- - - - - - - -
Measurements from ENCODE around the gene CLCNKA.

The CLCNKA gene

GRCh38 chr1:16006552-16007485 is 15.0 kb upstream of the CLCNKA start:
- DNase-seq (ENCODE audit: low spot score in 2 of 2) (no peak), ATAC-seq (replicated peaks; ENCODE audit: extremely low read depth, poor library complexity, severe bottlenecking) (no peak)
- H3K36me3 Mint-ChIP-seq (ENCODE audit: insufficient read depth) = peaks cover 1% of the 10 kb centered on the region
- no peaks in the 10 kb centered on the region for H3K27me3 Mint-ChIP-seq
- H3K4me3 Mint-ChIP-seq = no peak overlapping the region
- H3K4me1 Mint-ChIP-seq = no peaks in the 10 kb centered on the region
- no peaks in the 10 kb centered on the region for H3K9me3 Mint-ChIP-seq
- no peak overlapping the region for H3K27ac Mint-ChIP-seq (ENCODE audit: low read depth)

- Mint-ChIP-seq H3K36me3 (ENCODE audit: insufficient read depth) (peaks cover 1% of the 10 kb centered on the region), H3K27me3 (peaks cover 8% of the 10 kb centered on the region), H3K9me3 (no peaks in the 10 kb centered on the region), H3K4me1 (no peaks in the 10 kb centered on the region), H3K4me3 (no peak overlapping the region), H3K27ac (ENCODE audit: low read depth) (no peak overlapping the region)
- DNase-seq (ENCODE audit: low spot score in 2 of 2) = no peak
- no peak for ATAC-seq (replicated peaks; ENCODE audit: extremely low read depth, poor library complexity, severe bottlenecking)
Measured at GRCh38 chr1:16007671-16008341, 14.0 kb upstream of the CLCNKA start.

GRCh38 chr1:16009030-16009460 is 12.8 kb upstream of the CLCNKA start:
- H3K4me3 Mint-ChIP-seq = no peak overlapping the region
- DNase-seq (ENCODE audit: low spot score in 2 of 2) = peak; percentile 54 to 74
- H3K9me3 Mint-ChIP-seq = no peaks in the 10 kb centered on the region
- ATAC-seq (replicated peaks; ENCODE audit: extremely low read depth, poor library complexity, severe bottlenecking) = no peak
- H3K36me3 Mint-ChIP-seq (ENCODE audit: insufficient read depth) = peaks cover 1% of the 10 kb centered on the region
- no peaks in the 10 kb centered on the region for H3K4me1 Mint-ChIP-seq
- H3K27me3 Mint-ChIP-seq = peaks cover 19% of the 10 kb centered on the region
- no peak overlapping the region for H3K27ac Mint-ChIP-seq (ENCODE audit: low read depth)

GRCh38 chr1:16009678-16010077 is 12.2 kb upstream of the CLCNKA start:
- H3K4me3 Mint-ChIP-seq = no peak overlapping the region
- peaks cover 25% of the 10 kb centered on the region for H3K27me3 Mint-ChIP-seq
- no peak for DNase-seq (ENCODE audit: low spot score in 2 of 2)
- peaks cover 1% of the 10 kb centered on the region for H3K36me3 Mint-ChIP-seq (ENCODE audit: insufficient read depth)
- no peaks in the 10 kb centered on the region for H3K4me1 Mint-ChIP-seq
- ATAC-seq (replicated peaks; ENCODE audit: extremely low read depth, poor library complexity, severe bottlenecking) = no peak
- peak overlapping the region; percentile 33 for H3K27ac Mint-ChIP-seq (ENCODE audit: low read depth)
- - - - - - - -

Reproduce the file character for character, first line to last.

Measurements from ENCODE around the gene CLCNKA.

The CLCNKA gene

GRCh38 chr1:16006552-16007485 is 15.0 kb upstream of the CLCNKA start:
- DNase-seq (ENCODE audit: low spot score in 2 of 2) (no peak), ATAC-seq (replicated peaks; ENCODE audit: extremely low read depth, poor library complexity, severe bottlenecking) (no peak)
- H3K36me3 Mint-ChIP-seq (ENCODE audit: insufficient read depth) = peaks cover 1% of the 10 kb centered on the region
- no peaks in the 10 kb centered on the region for H3K27me3 Mint-ChIP-seq
- H3K4me3 Mint-ChIP-seq = no peak overlapping the region
- H3K4me1 Mint-ChIP-seq = no peaks in the 10 kb centered on the region
- no peaks in the 10 kb centered on the region for H3K9me3 Mint-ChIP-seq
- no peak overlapping the region for H3K27ac Mint-ChIP-seq (ENCODE audit: low read depth)

- Mint-ChIP-seq H3K36me3 (ENCODE audit: insufficient read depth) (peaks cover 1% of the 10 kb centered on the region), H3K27me3 (peaks cover 8% of the 10 kb centered on the region), H3K9me3 (no peaks in the 10 kb centered on the region), H3K4me1 (no peaks in the 10 kb centered on the region), H3K4me3 (no peak overlapping the region), H3K27ac (ENCODE audit: low read depth) (no peak overlapping the region)
- DNase-seq (ENCODE audit: low spot score in 2 of 2) = no peak
- no peak for ATAC-seq (replicated peaks; ENCODE audit: extremely low read depth, poor library complexity, severe bottlenecking)
Measured at GRCh38 chr1:16007671-16008341, 14.0 kb upstream of the CLCNKA start.

GRCh38 chr1:16009030-16009460 is 12.8 kb upstream of the CLCNKA start:
- H3K4me3 Mint-ChIP-seq = no peak overlapping the region
- DNase-seq (ENCODE audit: low spot score in 2 of 2) = peak; percentile 54 to 74
- H3K9me3 Mint-ChIP-seq = no peaks in the 10 kb centered on the region
- ATAC-seq (replicated peaks; ENCODE audit: extremely low read depth, poor library complexity, severe bottlenecking) = no peak
- H3K36me3 Mint-ChIP-seq (ENCODE audit: insufficient read depth) = peaks cover 1% of the 10 kb centered on the region
- no peaks in the 10 kb centered on the region for H3K4me1 Mint-ChIP-seq
- H3K27me3 Mint-ChIP-seq = peaks cover 19% of the 10 kb centered on the region
- no peak overlapping the region for H3K27ac Mint-ChIP-seq (ENCODE audit: low read depth)

GRCh38 chr1:16009678-16010077 is 12.2 kb upstream of the CLCNKA start:
- H3K4me3 Mint-ChIP-seq = no peak overlapping the region
- peaks cover 25% of the 10 kb centered on the region for H3K27me3 Mint-ChIP-seq
- no peak for DNase-seq (ENCODE audit: low spot score in 2 of 2)
- peaks cover 1% of the 10 kb centered on the region for H3K36me3 Mint-ChIP-seq (ENCODE audit: insufficient read depth)
- no peaks in the 10 kb centered on the region for H3K4me1 Mint-ChIP-seq
- ATAC-seq (replicated peaks; ENCODE audit: extremely low read depth, poor library complexity, severe bottlenecking) = no peak
- peak overlapping the region; percentile 33 for H3K27ac Mint-ChIP-seq (ENCODE audit: low read depth)